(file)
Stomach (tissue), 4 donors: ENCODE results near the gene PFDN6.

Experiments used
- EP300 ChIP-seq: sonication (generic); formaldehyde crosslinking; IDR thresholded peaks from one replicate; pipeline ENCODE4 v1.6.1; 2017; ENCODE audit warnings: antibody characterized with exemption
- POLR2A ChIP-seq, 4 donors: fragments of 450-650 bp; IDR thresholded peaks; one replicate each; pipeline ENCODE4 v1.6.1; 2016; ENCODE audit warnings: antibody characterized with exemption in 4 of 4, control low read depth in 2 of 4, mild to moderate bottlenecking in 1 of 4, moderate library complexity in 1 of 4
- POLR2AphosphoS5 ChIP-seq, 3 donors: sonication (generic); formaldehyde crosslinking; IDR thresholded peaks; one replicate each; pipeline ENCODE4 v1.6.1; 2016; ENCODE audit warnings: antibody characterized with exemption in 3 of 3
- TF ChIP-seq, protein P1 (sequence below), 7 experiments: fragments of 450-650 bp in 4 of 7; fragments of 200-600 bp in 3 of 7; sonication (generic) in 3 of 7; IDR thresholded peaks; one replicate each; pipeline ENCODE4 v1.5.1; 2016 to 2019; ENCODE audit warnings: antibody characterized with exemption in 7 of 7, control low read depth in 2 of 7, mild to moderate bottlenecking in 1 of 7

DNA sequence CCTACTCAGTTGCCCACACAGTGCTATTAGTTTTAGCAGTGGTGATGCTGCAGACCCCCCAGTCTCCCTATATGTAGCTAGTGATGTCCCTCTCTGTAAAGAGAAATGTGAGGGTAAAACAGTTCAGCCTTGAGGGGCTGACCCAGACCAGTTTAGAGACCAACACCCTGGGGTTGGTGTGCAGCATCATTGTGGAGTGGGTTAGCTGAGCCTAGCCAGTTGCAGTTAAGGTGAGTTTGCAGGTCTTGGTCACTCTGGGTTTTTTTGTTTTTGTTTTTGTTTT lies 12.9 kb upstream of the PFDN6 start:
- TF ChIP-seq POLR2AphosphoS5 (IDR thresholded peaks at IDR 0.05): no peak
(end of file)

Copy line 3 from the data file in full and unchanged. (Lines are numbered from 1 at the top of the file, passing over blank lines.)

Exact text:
- EP300 ChIP-seq: sonication (generic); formaldehyde crosslinking; IDR thresholded peaks from one replicate; pipeline ENCODE4 v1.6.1; 2017; ENCODE audit warnings: antibody characterized with exemption